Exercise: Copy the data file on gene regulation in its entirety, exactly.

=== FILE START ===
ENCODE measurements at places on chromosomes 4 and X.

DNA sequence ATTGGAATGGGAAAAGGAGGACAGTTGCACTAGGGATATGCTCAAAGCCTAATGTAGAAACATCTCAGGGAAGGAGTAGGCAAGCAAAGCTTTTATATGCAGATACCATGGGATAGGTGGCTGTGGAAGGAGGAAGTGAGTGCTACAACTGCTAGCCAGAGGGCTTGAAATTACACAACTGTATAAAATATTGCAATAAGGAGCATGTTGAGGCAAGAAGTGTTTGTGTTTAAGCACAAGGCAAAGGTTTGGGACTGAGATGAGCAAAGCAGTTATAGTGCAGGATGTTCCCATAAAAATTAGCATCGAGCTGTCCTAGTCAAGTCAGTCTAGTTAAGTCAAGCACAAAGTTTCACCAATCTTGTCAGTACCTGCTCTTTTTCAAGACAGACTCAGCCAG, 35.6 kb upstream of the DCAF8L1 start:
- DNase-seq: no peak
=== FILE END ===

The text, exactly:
ENCODE measurements at places on chromosomes 4 and X.

DNA sequence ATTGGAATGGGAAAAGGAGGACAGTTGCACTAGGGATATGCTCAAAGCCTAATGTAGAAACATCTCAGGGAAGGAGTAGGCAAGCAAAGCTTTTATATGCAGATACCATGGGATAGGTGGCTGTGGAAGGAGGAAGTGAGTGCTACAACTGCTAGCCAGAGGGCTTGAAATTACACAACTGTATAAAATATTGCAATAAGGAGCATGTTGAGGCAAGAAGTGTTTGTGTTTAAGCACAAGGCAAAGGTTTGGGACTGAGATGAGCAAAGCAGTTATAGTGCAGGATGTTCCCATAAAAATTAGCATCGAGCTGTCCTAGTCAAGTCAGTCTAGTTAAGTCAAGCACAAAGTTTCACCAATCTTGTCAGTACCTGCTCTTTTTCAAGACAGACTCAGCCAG, 35.6 kb upstream of the DCAF8L1 start:
- DNase-seq: no peak